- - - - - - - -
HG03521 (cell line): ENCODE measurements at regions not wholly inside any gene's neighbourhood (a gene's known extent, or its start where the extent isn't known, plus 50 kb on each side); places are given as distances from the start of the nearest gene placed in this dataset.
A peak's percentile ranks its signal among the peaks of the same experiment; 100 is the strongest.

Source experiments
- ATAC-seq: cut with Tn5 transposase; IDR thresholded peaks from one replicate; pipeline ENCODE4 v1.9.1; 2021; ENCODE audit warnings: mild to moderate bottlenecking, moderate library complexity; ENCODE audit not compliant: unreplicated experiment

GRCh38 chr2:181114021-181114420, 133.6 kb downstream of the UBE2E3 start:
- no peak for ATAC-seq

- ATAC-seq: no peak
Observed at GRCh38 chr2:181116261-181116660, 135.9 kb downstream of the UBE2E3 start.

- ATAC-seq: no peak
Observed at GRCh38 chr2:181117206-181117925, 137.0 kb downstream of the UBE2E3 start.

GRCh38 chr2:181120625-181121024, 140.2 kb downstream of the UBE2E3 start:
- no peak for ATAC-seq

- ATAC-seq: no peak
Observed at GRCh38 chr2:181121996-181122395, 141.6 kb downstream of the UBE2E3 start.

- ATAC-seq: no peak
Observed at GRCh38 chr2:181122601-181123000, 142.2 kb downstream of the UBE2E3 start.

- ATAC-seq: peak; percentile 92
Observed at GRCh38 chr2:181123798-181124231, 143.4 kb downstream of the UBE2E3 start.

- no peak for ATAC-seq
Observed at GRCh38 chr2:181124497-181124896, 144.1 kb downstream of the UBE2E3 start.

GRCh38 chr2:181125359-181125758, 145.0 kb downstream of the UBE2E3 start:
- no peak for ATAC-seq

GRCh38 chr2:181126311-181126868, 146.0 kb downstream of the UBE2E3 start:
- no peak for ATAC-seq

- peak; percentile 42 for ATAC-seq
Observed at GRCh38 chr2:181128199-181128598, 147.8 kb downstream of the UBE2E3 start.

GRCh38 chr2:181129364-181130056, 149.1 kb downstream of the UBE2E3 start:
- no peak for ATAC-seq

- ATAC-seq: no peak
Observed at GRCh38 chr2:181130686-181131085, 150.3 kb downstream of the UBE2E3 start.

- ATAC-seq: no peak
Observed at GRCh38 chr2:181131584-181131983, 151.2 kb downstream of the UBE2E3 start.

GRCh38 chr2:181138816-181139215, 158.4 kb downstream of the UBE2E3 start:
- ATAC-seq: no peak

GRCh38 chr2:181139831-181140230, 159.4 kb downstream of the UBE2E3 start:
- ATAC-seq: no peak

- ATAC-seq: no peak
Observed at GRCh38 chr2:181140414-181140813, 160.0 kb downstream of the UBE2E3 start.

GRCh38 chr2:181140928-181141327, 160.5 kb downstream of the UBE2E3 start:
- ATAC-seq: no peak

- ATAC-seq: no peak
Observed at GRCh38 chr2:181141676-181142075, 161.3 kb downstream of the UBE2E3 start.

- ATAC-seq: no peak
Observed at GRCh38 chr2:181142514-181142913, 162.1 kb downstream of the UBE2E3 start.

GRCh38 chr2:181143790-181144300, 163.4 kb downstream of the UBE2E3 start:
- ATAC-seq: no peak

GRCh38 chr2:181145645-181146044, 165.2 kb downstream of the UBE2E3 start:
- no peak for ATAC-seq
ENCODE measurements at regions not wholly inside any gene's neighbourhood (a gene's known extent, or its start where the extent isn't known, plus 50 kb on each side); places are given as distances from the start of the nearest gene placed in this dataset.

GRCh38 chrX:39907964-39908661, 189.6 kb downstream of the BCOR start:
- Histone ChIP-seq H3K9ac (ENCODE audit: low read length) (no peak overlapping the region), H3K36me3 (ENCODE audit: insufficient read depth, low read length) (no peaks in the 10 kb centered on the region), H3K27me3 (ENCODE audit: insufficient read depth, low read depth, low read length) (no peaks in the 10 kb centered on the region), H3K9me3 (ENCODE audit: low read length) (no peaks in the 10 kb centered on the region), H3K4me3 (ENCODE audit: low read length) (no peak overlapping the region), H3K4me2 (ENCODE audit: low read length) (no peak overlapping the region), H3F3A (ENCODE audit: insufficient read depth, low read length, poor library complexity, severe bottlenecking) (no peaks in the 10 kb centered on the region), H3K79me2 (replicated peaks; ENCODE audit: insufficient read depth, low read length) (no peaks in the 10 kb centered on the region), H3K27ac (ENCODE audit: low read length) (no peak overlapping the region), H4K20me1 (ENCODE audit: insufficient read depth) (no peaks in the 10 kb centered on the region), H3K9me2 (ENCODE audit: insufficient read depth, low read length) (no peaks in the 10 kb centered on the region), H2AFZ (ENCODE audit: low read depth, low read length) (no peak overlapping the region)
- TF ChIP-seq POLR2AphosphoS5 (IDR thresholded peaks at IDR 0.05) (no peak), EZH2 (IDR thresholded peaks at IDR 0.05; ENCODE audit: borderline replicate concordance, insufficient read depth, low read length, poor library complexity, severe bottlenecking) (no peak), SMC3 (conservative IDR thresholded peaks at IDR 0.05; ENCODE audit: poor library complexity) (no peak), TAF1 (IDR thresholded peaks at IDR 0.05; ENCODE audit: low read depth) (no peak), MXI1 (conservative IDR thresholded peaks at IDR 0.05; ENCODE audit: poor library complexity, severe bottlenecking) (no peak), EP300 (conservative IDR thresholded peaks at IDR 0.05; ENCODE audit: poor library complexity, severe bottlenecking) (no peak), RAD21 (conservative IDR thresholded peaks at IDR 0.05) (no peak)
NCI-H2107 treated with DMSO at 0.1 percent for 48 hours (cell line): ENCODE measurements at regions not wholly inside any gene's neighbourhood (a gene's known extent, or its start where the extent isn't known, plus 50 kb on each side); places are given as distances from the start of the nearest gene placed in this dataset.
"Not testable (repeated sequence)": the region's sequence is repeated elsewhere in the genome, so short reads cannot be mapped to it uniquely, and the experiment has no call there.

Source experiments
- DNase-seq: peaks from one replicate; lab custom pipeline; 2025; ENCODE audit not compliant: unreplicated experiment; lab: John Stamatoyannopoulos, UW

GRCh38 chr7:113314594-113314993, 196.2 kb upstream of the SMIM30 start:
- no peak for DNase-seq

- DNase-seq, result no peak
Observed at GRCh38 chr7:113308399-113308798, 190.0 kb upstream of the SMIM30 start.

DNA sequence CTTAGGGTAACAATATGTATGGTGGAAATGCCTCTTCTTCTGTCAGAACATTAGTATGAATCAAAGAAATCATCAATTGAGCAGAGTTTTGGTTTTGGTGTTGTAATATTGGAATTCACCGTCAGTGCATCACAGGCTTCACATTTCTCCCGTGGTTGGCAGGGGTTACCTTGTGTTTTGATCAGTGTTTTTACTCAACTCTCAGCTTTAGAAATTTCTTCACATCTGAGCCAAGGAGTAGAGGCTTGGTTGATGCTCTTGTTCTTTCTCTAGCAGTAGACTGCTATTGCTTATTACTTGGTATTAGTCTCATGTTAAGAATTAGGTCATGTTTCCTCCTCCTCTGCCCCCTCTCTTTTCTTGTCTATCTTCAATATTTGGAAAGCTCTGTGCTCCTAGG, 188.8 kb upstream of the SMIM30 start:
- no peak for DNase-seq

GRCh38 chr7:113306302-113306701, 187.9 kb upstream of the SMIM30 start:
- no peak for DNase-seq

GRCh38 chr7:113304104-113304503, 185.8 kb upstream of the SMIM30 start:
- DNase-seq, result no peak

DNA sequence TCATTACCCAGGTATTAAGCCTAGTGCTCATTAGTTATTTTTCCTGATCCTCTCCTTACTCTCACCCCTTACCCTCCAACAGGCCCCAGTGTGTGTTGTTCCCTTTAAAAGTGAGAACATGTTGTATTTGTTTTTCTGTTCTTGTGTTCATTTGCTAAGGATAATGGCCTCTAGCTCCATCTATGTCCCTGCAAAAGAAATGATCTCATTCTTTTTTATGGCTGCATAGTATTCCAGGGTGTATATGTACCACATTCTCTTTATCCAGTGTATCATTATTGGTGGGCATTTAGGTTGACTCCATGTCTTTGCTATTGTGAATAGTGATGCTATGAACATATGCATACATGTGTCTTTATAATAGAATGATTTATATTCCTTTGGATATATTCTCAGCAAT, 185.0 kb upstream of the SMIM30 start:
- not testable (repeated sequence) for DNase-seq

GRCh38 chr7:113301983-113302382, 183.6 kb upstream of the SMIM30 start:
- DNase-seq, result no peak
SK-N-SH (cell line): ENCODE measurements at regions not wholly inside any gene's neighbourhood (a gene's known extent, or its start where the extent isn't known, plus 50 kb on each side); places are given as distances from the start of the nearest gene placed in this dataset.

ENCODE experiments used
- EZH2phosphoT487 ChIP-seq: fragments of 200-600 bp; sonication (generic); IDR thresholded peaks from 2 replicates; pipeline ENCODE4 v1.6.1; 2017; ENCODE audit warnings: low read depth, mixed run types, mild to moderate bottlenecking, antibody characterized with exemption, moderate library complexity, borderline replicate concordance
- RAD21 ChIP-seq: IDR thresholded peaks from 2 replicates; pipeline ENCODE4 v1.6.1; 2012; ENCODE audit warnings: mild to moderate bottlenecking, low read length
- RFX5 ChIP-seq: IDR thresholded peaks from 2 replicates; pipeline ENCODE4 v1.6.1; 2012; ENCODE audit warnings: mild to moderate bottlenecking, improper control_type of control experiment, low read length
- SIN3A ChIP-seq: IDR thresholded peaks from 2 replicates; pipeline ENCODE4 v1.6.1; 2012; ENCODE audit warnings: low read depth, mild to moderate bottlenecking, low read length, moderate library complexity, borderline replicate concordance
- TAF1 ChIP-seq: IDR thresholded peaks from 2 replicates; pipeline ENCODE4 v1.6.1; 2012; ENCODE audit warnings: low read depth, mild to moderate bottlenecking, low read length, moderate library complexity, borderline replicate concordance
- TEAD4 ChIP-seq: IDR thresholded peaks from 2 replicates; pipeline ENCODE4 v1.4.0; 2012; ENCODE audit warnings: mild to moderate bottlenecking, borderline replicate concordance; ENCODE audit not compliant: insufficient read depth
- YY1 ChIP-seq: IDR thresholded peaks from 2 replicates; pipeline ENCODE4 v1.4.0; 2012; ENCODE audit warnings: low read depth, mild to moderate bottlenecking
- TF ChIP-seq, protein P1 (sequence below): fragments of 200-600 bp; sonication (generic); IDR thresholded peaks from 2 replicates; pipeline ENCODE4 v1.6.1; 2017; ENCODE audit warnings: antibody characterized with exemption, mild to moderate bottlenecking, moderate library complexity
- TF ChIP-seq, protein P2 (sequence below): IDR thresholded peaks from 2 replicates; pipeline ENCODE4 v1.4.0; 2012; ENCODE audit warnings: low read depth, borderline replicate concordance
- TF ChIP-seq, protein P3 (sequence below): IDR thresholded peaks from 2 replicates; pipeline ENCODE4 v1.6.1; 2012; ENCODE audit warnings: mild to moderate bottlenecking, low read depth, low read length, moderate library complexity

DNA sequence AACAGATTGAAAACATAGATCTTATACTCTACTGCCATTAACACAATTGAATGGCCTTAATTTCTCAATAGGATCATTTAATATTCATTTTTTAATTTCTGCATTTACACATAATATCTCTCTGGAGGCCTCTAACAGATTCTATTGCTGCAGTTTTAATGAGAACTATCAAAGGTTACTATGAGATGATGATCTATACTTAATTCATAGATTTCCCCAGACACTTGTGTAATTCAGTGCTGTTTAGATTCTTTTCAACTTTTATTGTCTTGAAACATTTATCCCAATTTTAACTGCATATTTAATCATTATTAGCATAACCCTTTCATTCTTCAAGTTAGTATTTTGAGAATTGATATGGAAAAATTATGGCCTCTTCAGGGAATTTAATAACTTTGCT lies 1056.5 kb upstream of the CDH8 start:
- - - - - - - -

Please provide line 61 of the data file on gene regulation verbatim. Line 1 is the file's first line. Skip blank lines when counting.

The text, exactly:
DNA sequence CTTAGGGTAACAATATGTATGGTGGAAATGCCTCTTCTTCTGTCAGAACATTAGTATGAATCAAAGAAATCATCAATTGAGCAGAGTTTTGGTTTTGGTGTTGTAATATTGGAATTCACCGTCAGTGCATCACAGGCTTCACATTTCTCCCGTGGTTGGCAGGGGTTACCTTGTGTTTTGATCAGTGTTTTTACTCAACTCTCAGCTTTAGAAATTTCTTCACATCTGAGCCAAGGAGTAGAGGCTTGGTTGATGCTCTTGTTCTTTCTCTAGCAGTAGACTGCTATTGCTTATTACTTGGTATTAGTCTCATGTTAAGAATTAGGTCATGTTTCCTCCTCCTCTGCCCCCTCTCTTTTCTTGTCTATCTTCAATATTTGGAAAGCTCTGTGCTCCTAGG, 188.8 kb upstream of the SMIM30 start: